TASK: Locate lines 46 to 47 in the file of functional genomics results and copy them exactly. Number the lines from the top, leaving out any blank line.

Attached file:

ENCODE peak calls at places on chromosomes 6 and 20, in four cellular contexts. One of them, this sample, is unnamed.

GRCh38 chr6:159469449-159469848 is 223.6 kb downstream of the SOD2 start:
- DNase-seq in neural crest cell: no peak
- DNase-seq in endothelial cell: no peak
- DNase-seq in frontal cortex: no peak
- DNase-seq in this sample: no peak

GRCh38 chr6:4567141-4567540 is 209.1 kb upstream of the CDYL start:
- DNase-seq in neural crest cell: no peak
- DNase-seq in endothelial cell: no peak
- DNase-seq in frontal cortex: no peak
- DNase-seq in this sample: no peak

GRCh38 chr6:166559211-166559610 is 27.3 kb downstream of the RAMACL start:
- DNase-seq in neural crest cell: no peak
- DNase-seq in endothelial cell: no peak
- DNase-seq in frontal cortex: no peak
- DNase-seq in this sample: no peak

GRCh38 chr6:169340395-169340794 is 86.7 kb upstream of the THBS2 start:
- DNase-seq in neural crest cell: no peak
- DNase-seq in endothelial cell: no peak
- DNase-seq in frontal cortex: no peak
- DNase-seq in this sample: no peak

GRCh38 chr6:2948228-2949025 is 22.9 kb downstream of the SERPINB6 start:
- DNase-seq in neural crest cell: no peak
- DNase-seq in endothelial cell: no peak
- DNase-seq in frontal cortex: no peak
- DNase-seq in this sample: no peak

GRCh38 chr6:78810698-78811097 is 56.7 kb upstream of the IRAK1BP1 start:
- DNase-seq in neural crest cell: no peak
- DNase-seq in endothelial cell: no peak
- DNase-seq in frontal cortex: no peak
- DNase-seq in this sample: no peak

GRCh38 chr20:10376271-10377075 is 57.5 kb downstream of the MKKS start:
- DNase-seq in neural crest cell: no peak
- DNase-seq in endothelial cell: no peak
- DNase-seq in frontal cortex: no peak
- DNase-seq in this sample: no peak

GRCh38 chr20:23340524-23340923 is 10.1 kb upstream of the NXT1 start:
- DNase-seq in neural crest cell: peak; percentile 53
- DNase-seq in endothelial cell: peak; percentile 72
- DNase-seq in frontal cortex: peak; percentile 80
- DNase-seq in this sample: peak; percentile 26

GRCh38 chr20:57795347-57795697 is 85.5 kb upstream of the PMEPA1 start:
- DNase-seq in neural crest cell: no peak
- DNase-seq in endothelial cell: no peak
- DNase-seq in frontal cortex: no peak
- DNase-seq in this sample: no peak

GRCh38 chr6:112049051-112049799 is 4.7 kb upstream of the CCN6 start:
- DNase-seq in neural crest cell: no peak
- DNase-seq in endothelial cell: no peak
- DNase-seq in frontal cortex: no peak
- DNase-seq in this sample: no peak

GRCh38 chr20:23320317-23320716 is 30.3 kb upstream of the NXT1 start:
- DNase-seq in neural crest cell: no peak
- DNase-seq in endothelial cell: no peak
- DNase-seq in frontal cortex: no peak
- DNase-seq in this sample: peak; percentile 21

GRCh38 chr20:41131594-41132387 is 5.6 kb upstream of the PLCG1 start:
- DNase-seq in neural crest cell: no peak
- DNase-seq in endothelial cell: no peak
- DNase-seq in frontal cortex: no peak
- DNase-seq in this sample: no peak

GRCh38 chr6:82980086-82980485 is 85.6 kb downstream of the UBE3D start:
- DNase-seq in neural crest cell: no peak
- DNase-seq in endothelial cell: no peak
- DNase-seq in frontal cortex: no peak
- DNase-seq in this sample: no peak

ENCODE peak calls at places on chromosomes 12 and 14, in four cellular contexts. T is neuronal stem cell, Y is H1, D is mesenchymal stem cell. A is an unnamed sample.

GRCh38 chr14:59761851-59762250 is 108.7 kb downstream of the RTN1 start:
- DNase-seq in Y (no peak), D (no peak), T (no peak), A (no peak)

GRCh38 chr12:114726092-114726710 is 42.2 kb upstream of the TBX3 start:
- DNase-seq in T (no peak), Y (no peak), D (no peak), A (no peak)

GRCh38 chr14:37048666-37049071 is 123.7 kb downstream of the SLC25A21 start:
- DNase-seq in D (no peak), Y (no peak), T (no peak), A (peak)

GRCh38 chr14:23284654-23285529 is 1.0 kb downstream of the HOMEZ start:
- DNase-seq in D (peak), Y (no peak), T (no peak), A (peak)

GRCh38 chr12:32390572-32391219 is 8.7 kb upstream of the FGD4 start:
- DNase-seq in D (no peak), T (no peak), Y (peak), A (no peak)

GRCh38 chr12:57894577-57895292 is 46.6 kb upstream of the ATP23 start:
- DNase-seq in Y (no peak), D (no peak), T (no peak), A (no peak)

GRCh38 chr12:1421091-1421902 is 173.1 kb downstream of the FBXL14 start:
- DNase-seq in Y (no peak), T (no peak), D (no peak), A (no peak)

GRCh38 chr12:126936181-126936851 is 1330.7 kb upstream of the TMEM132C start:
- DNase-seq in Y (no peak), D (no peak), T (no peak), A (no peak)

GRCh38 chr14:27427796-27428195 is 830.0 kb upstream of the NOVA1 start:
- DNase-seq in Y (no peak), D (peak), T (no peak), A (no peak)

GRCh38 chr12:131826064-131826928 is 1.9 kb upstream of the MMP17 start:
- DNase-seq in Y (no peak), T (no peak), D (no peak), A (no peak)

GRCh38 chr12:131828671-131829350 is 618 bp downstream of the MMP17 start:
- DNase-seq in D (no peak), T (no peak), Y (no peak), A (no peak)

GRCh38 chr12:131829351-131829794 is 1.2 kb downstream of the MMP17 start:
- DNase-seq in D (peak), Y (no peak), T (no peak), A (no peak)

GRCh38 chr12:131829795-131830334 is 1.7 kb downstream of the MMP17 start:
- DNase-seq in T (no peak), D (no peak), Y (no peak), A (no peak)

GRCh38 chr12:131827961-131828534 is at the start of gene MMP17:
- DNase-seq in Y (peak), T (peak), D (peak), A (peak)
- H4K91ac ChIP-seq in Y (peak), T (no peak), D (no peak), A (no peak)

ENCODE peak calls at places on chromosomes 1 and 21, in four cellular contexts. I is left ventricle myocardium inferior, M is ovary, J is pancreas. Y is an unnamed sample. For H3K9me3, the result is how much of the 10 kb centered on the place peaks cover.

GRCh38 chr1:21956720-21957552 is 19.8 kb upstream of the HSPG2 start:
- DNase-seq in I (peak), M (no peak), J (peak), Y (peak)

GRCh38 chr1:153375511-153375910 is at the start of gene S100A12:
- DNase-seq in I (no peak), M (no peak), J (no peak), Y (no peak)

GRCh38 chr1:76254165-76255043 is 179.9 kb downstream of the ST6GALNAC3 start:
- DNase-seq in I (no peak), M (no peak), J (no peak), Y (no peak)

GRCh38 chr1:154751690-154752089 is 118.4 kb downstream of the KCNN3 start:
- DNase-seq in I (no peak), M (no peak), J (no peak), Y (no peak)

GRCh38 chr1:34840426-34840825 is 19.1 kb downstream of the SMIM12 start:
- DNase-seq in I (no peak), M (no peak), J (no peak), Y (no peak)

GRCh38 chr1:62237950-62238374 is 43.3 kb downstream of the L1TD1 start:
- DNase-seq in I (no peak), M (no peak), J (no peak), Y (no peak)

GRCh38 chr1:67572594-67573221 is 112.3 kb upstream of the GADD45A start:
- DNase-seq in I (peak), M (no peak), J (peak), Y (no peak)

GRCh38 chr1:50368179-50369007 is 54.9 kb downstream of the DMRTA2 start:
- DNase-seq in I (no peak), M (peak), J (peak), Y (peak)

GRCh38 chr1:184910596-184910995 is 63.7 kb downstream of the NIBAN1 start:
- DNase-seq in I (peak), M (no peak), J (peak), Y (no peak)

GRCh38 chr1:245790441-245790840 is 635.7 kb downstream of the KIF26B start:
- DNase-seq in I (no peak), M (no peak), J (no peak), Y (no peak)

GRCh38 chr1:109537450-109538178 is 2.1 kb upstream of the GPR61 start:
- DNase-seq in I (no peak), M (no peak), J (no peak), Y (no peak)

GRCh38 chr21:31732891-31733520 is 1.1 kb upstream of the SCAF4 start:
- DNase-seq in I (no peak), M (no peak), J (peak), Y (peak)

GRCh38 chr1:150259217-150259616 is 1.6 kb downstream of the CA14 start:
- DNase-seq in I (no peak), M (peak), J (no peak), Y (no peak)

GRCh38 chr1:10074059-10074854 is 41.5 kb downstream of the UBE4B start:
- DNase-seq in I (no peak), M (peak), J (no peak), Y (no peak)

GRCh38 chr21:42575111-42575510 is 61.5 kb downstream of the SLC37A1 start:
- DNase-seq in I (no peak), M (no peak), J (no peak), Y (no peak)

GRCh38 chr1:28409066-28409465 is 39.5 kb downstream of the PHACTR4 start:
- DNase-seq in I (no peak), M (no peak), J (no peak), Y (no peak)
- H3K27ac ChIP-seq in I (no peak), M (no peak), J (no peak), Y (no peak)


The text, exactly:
- DNase-seq in this sample: no peak

GRCh38 chr6:112049051-112049799 is 4.7 kb upstream of the CCN6 start: